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Forgive and Forget? Not Quite the Korean Way…

Interesting finding, courtesy of and The Marmot's Hole.

Check out the following responses from a survey that was televised on Japanese TV in 2004. It juxtaposes how the Japanese view Koreans and vice versa.


What is quickly evident, even in a glance, is the significant disparity in how they view one another. The majority of Japanese view Koreans as "Partners" (56.1%); an even greater percentage of Koreans view the Japanese as "Rivals" (62.9%). The following screenshot (from the same source) shows a ordinal list of how Koreans ranked a list of countries under "Like" or Dislike" or "Favorable" or "Unfavorable". As we can see again, Japan ranks most unfavorable by a longshot.


Now I know that there is a great deal of animosity from the Japanese occupation of Korea (1895-1945), but what is amazing to me is how this statistic compares to the percentages of Christians in Korea versus that of Japan. It's not so evident that our faith speaks louder than our cultural hate. It just begs the question, doesn't it? I mean, if Koreans doa great deal of missionary work and have the largest churches, shouldn't our faith speak to our culture about how we should forgive?

Even with the recent World Baseball Classic where Korea and Japan played an incredibly intense series of games, it was evident that this rivalry runs a lot deeper than baseball.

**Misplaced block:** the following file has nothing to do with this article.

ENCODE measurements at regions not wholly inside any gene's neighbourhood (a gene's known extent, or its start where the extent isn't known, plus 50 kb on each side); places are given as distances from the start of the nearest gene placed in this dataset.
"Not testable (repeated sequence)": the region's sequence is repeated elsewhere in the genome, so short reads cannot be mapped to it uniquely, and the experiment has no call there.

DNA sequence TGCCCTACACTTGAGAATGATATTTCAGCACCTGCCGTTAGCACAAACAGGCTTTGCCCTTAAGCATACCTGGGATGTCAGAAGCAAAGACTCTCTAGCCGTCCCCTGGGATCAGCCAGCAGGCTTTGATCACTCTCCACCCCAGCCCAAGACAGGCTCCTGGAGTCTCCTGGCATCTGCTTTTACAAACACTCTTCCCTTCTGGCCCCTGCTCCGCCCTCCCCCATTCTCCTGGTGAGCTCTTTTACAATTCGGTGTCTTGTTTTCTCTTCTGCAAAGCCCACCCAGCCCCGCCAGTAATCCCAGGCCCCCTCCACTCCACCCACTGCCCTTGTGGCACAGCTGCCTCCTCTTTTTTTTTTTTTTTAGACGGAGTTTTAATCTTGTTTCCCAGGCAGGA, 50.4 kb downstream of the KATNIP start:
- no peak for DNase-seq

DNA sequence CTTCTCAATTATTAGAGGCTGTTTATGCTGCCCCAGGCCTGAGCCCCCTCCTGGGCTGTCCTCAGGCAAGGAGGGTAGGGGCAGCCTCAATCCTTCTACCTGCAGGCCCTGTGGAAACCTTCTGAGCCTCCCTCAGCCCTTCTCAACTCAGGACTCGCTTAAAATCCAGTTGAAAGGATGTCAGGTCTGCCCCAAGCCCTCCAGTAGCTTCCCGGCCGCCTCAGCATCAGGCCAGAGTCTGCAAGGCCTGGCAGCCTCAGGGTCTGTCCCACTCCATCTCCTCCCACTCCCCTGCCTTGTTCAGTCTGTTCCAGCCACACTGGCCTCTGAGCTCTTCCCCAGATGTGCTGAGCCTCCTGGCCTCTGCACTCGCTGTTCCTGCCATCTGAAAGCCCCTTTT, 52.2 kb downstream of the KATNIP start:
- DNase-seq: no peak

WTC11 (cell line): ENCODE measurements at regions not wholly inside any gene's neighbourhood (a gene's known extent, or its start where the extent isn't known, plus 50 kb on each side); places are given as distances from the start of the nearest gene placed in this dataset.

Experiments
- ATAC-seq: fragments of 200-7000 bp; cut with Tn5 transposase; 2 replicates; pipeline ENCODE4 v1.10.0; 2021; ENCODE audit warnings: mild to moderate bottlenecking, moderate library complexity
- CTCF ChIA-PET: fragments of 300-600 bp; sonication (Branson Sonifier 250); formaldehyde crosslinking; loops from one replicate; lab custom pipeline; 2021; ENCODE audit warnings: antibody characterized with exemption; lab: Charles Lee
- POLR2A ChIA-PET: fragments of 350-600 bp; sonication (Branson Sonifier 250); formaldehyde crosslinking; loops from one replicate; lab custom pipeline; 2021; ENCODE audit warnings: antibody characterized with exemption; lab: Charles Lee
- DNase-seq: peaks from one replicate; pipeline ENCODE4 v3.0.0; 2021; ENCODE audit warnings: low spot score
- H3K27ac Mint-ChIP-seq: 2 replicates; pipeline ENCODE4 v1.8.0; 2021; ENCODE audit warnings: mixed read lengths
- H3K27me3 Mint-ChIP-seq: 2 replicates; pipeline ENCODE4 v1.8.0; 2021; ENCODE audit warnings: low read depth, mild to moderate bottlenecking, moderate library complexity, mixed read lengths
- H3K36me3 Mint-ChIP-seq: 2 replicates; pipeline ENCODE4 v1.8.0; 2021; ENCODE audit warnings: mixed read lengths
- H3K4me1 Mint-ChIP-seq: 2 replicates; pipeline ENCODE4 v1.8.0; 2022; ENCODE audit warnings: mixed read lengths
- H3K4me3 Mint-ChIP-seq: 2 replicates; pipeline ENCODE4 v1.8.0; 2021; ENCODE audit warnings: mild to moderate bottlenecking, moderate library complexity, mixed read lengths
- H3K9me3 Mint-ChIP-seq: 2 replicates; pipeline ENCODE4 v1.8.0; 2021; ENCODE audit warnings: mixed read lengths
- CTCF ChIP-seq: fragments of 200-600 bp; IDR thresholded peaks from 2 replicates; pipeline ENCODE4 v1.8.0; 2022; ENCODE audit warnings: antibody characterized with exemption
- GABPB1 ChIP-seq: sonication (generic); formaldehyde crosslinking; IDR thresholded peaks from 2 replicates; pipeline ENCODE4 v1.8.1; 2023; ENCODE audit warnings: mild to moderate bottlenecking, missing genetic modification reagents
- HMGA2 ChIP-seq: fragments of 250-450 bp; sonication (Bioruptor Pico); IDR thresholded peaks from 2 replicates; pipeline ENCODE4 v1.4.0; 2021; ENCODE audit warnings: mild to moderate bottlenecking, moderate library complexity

If we have never seen Christian forgiveness modeled here from the first generation perspective, will we truly grasp what that means to forgive and forget in real and measureable ways?

Many years ago, as a waiter in a sushi bar (where the Japanese sushi chef had married a Korean), I served a Japanese student who asked me how I felt about the Japanese. I told him that I know there is animosity in the generation of my father, but I didn't know any Japanese personally (other than my boss). He told me that he was sorry for what his people had done to mine. I nodded and told him things would be different with us.

When I relayed that conversation with my boss, Hajime-san, we had a real candid conversation. And finally he turned to me and asked me point-blank, "Do you want to know what the problem with Koreans is?"

"Do tell."

"If a Japanese guy fights another guy. He loses, but then he says, 'OK, you're better than me. I follow you.' But if a Korean guy fights some guy and he loses. He doesn't even acknowledge. He won't tell anyone, and he will fight another day. In his mind, he says, 'I will never let you beat me.' That's what the problem is."

I was speechless. "You're right, Hajime-san. You are right."

And statistically, he's right. But I want him to be wrong. Things will be different with us, for the love of God, they will be.


About David Park

Christian 2nd-generation Korean American; Atlanta Georgia; more details to come.

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